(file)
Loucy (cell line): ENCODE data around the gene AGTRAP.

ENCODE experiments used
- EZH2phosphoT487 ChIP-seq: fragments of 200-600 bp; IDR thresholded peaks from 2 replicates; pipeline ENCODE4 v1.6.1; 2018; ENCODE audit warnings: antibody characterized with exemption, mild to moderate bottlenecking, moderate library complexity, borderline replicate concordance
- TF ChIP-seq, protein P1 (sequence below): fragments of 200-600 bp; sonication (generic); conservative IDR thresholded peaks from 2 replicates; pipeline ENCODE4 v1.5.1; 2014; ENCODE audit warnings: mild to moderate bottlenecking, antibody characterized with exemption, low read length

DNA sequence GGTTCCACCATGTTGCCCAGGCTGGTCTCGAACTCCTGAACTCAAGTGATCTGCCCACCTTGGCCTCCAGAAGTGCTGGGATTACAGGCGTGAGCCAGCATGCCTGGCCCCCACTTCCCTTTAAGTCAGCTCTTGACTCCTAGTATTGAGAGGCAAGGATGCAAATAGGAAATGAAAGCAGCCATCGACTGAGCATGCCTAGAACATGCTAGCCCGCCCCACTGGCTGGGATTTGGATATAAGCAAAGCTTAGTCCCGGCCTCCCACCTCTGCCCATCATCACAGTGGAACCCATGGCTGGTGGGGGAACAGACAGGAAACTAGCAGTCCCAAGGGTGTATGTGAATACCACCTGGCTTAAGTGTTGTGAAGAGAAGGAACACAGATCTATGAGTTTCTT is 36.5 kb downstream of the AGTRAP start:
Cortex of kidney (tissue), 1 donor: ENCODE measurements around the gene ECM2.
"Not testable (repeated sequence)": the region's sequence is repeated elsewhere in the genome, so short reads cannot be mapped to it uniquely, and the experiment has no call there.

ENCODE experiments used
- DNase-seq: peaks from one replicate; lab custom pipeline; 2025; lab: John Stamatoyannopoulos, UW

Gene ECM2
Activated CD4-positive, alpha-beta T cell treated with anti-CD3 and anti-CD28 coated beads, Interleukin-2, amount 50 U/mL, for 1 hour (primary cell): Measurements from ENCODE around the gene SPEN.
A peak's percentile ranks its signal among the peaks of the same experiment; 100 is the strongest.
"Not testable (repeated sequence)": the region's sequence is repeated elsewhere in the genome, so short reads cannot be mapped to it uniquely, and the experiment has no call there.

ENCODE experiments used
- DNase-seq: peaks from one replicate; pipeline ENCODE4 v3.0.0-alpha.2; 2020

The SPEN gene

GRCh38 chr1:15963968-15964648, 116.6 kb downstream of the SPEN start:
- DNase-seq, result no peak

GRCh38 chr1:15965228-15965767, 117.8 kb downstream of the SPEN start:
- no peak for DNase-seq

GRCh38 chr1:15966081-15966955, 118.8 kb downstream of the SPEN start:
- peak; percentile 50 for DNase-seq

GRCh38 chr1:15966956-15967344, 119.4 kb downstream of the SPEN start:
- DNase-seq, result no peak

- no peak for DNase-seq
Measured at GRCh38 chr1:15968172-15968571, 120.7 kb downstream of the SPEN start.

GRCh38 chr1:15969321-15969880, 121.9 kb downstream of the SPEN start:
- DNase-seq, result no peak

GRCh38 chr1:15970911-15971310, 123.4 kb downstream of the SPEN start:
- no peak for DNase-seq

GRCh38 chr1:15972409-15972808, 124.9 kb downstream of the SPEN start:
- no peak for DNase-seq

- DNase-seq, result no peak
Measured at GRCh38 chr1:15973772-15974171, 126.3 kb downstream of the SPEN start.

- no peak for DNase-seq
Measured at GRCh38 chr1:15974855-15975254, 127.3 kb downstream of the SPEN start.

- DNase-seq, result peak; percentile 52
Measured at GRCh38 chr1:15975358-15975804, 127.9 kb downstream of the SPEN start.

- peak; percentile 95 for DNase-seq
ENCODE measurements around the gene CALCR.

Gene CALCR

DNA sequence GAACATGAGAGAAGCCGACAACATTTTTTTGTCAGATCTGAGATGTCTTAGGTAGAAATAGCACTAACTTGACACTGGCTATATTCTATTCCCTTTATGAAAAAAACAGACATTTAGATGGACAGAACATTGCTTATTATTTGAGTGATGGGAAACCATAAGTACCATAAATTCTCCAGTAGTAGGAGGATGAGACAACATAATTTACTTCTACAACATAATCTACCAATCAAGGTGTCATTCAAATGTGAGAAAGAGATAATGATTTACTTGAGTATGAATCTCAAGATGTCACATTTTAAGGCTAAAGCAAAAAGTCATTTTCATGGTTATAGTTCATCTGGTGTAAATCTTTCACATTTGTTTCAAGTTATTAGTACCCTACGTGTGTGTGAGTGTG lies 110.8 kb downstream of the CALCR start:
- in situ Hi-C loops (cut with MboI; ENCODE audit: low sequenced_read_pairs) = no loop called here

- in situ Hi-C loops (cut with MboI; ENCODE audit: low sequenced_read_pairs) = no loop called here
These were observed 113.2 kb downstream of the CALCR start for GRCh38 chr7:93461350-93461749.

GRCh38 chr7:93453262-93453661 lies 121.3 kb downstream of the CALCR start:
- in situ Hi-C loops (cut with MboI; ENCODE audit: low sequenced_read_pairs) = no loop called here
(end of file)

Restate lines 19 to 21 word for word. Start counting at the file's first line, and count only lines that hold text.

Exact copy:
GRCh38 chr1:15965228-15965767, 117.8 kb downstream of the SPEN start:
- no peak for DNase-seq

GRCh38 chr1:15966081-15966955, 118.8 kb downstream of the SPEN start: